That time West Elm advertised to me with a photo of my living room:
Last week, I was scrolling through my Facebook newsfeed and came across a photo of my living room. This wasn’t something I had posted on Facebook, it was a West Elm ad. I snapped it on my iPhone when my new couch finally arrived and uploaded it to Instagram with the hashtag #mywestelm.
In April 2015, Facebook began testing a new product ad with Olapic that pulls in user-generated content for ad imagery. This is the first true test of user-generated content in a Facebook ad.
In the past, consumers didn’t want to interact with brand content on their social platforms. But with the rise of image-based platforms like Instagram and Pinterest, a shift happened. Consumers now want to share how they engage and interact with their favorite brands and products. Because of this and consumers’ need and desire to have everything hyper-personalized, we are seeing the rise of user-generated content, from staged food photos on Instagram to product hacks on Pinterest. When consumers started seeing products friends and influencers were showing interest in, they found a desire to buy, right from social. They became shoppers.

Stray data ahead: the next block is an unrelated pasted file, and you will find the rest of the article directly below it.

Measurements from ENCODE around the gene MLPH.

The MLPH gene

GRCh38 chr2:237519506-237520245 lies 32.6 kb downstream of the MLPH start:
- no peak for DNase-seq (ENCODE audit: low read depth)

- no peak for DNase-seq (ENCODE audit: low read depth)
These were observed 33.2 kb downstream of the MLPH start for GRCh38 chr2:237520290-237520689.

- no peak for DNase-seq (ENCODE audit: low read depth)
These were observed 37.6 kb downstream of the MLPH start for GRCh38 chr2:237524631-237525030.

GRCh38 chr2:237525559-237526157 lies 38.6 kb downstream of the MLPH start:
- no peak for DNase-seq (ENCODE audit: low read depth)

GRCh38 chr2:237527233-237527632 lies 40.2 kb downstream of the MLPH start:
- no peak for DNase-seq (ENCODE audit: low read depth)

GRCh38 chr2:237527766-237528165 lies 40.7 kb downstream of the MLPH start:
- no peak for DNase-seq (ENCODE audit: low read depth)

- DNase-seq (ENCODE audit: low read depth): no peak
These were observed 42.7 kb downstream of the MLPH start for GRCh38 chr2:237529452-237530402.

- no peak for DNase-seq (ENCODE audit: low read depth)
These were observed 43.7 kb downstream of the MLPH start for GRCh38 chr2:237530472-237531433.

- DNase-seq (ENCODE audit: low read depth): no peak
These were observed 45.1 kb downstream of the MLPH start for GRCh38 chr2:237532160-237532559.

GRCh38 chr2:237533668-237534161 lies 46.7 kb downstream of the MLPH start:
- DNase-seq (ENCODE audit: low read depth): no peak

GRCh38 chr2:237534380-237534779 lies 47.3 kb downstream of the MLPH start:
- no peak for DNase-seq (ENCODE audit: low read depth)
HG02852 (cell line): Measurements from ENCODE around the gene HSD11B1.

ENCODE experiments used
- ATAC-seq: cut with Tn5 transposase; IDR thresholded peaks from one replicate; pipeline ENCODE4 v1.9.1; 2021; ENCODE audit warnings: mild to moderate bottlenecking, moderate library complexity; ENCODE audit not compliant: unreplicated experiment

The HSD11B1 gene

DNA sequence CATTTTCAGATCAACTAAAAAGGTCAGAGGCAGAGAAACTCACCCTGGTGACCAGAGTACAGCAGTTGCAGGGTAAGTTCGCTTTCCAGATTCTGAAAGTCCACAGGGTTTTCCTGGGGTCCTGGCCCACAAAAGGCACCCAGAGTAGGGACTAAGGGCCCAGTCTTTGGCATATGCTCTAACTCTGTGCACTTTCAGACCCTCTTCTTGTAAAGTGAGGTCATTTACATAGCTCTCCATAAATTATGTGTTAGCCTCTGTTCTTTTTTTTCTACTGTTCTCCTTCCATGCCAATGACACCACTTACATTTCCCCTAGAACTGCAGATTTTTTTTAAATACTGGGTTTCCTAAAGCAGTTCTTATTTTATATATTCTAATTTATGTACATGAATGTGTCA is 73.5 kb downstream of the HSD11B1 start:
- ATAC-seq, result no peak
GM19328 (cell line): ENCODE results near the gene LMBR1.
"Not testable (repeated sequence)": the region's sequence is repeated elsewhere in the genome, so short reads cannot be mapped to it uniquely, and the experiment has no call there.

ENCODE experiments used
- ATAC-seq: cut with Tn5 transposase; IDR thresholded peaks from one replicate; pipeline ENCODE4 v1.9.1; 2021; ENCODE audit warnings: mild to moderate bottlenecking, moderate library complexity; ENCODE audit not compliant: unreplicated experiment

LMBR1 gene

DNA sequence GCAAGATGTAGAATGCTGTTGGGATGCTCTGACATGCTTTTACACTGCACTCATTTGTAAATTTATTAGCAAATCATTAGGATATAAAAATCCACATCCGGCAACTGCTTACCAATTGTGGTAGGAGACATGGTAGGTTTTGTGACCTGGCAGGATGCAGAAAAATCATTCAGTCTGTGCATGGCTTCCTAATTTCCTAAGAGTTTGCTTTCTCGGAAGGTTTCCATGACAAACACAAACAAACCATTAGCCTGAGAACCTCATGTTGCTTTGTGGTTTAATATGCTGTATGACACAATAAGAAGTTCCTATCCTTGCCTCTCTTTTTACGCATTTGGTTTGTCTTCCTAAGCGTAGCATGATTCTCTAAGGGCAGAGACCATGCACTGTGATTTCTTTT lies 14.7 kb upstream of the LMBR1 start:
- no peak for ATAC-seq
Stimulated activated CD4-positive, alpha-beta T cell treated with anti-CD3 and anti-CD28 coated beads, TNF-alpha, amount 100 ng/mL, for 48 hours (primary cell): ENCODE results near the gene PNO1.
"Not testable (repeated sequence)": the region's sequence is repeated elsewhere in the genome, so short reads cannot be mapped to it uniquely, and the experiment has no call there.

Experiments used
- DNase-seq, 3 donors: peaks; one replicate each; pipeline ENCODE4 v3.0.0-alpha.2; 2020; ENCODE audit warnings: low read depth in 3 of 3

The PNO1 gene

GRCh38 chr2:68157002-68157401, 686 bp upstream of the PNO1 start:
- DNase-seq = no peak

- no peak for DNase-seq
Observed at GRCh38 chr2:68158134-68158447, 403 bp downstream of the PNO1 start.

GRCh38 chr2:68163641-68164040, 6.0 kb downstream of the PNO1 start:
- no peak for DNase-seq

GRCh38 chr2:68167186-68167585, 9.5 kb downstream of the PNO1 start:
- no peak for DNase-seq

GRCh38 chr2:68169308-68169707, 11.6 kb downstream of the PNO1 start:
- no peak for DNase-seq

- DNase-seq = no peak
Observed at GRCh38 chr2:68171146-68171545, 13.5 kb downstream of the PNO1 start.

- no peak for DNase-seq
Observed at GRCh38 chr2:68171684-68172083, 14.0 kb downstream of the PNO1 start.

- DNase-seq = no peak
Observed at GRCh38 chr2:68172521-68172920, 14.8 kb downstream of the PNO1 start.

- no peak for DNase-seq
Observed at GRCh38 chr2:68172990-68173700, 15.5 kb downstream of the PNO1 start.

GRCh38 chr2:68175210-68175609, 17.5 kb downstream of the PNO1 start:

Facebook is taking the Instagram and Pinterest user experience that motivates shoppers to make a purchase, and applying it to their ad units. West Elm didn’t know they were showing me my own photo (why would they sell me a product I already own?). What they do know is that consumers are more responsive to user-generated photos than branded content and I was the type of consumer likely to shop at West Elm (which is very accurate). My photo could have sold someone a coffee table. I should probably take a new picture now that I have a new West Elm rug.
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